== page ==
Republicans Increase Party Identification, Poll Shows
The Democrats saw a drop in party identification from 37 percent before their convention to 35 percent after the convention. Thus, the Democrats’ national party identification advantage over the GOP has been reduced from 11 points to five.
Republicans also had a larger increase in “leaned” party identification – the percentage of citizens who identified themselves at first as independent but said they leaned to a party compared to the percentage who identify with that party.
Before the convention, 39 percent said they identified with or leaned to the GOP, and afterwards, that number jumped to 47 percent. Conversely, the Democrats saw a drop in “leaned” party identification – 53 percent before the Democratic National Convention down to 48 percent after the convention.
A short-term bump in party identification after the conventions is common – usually a four percent average - but this year Gallup found an eight-point increase in GOP identification and leaning is much like the Democrats’ high in 2000.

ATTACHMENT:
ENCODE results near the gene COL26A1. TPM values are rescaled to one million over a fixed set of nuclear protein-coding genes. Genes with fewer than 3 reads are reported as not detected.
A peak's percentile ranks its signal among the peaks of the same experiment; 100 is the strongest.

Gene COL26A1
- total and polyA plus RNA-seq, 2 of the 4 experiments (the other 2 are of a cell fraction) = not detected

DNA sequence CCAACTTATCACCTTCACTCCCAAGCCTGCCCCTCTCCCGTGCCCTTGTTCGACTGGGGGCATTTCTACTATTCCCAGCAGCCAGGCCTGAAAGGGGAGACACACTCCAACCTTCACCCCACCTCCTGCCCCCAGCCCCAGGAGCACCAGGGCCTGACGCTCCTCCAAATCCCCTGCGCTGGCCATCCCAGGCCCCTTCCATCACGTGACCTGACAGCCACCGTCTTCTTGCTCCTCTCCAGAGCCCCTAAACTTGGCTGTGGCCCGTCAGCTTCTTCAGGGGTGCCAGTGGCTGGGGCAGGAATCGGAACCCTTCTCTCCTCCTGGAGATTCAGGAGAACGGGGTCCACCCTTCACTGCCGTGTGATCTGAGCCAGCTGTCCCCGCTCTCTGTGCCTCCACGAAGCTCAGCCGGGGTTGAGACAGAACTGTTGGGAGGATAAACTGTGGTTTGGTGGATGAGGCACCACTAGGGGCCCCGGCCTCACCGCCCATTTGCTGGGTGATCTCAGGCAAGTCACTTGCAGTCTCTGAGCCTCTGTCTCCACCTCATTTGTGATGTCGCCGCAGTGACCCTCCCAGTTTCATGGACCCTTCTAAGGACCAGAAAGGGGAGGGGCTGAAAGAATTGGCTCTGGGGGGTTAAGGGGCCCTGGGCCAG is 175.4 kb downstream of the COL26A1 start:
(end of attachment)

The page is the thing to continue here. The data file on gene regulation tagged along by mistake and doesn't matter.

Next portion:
The drop in party identification after this year’s Democratic convention is the exception and may be due to the already high number of Americans who identified with or leaned to the Democratic Party this year before the convention began, according to Gallup.
For 2007 and 2008, the Democrats held an advantage on party identification, but this year’s GOP convention, and the exposure it gave to the John McCain-Sarah Palin ticket, resulted in more Americans identifying as Republicans.
The poll was conducted Sept. 5-7 from interviewing 1,022 adults, and it has a margin of error of plus or minus three percentage points.